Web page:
The army’s control over the polity, foreign policies and media is too strong to be reduced in a short span. The army hiding the downing of an F 16 in the dogfight with India as also the loss of the pilot, the son of a senior serving air force officer and destruction of the terrorist camp at Balakote, details of which have begun to flow, indicates the nature of control it possesses. Pak twitter handles are projecting immense losses in POK due to Indian artillery shelling, post the return of the captured pilot, which has been ignored by their media, as their army does not desire its release.

While world pressure on Pak exists, earlier with its support to the Taliban and Al Qaeda and presently to the JeM and LeT, it would never be enough to compel it to change, considering its geo-political importance. The US requires its support for resolving Afghanistan, China employs Pak to counter Indian influence and has immense investments in the country and Russia also desires some influence over Afghanistan.

Military action would always have limitations. Any action short of war would be hidden and denied by the Pak army. Unless it is shamed nationally, nothing will change. This implies only the conduct of an all-out war, which considering the nuclear realm may not be justified.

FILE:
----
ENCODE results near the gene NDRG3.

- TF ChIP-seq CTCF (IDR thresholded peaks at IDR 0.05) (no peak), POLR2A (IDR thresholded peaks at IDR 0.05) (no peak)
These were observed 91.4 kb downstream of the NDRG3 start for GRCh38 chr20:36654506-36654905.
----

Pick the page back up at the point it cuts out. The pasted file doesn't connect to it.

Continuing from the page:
The only means which could push Pak is application of international economic pressure. Its close allies, Saudi Arabia and UAE should be discouraged by the US from investing in Pak or providing it aid. China may provide some support however no nation pushes good money after bad. Its support would soon reduce. The IMF should provide aid with severe conditions including strict monitoring of its defence budget.

India’s growing defence budget and enhanced capabilities would either compel Pak to follow suit or be prepared to accept more such actions, pushing it harder and harder. This would lead to an economic collapse in time.

Pak is aware that India would not hesitate to employ force and is willing to escalate, which would push the Pak military to respond with an effort which it cannot afford. Hence, while it has managed to save face till now by bulldozing its press and forcing its polity to avoid commenting, it may not be able to maintain this charade for long. An economically weak Pakistan, struggling to clear debts, a reduced defence budget and with bare minimum to survive could compel it to change tack.

If the economic element of power must be pushed forth, then it should be led by India’s diplomatic power, convincing nations and multinationals from investing in Pak. The military threat must remain as an overhang. Pak will not change overnight, it cannot afford to. The change will be gradual and prolonged but become visible shortly. The Indian state is presently a powerhouse and needs to employ its complete power to push Pak down the economic drainpipe if it seeks to compel it to change.


Disclaimer: Views expressed are of the author and do not necessarily reflect the views of CENJOWS.